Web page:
Finally, we show that \(d\) is a dictator for \(f\). Suppose that there exist \(x,y \in X\) and \(\succsim _N^{\prime \prime } \in \wp ^N\) such that \(x \succ ^{\prime \prime }_d y\) and \(y \succsim ^{\prime \prime } x\). Let \(\succsim ^*_N \in \wp ^N\) be such that
$$\begin{aligned}&\succsim ^*_N|_{\{x,y\}}=\succsim ^{\prime \prime }_N|_{\{x,y\}},\\&x \succ ^*_d z \succ ^*_d y,\\&i \ne d{:}\, y \succ ^*_i z \text{ and } x \succ ^*_i z. \end{aligned}$$
IIA implies that \(y \succsim ^* x\). Since \(\{ d \}\) is almost decisive over \((z,y)\) for \(f\), \(z \succ ^* y\). By transitivity, we have \(z \succ ^* x\). This contradicts WP. This completes the proof of the theorem. \(\square \)

The essential difference between our first proof and Inada’s is that Inada applies the concept of a decisive set, whereas we have applied the concept of an almost decisive set. Inada’s argument is based on the original version of Arrow’s theorem; thus, he postulates positive association of social and individual values (Condition 2 of Arrow’s original axioms). We now state it as follows.

Positive Association of Social and Individual Values: For all \(\succsim _N, \succsim _N^{\prime }\), if
  1. (i)

    \(\forall i \in N: \ x^{\prime } \succsim _i y^{\prime } \Leftrightarrow x^{\prime } \succsim ^{\prime }_i y^{\prime }\) for all \(x^{\prime },y^{\prime } \in X \setminus \{ x \}\);

     
  2. (ii)

    \(\forall i \in N: \ x \succsim _i y^{\prime }\,\, \Rightarrow x \succsim _i y^{\prime }\) for all \(y^{\prime } \in X \setminus \{ x \}\);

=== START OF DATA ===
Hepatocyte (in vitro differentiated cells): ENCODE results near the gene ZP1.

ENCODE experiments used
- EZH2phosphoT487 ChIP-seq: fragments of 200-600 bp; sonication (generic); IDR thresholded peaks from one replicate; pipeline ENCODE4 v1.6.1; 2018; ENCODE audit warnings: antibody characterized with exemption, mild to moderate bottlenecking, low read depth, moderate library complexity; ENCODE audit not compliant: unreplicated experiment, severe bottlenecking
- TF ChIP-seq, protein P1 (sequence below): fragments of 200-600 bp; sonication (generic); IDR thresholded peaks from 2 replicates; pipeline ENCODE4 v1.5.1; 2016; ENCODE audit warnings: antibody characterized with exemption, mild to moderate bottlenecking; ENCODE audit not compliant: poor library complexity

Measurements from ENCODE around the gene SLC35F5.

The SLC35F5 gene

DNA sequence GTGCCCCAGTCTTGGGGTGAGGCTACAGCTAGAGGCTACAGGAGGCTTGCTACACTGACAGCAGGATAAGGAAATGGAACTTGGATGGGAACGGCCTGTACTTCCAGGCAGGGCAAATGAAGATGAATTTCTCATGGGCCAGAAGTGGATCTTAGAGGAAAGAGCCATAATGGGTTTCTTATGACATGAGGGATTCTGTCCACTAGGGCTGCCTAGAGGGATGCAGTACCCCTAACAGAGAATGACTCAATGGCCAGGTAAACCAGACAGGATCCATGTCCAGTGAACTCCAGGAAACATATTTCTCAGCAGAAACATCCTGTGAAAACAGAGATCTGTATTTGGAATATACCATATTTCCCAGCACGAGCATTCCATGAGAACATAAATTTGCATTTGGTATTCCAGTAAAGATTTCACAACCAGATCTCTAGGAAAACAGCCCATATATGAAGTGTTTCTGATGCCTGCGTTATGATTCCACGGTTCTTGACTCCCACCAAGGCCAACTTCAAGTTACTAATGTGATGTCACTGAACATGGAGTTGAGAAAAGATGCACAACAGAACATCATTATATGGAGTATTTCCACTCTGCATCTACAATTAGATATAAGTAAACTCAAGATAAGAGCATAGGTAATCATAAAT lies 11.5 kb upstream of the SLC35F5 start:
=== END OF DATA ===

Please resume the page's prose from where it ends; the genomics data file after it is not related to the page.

3. (iii)

    \(\forall i \in N: \ x \succ _i y^{\prime } \,\,\Rightarrow x \succ ^{\prime }_i y^{\prime }\) for all \(y^{\prime } \in X \setminus \{ x \}\);

     
then \(x \succ y \Rightarrow x \succ ^{\prime } y\).

In the presence of the positive association, the two decisiveness concepts are equivalent:6 if a set is almost decisive over \((x,y)\) for \(f\), then it must be decisive over \((x,y)\) for \(f\).7 Since Inada’s proof depends on the equivalence, we cannot directly follow his argument. In the absence of the positive association, one would have to work with almost decisive sets.

In our second proof, we modify the argument in the first proof to directly apply decisiveness.

Second Proof Given \(a,b \in X\), \(M^*_{ab}\) denotes a minimal decisive set over \((a,b)\) for \(f\). WP implies that \(M^*_{ab} \ne \emptyset \). We show that \(M^*_{ab}\) is a singleton for all \(a,b \in X\) with \(a \ne b\). Take any distinct \(x,y \in X\). Let \(z \in X \setminus \{x,y \}\), and let \(\succsim _N \in \wp ^N\) be such that
$$\begin{aligned} \forall i \in M^*_{xz} \cap M^*_{zy}&{:}\, x \succ _i z \succ _i y,\\ \forall i \in M^*_{xz} \setminus M^*_{zy}&{:} \, x \succ _i z,\\ \forall i \in M^*_{zy} \setminus M^*_{xz}&{:} \, z \succ _i y. \end{aligned}$$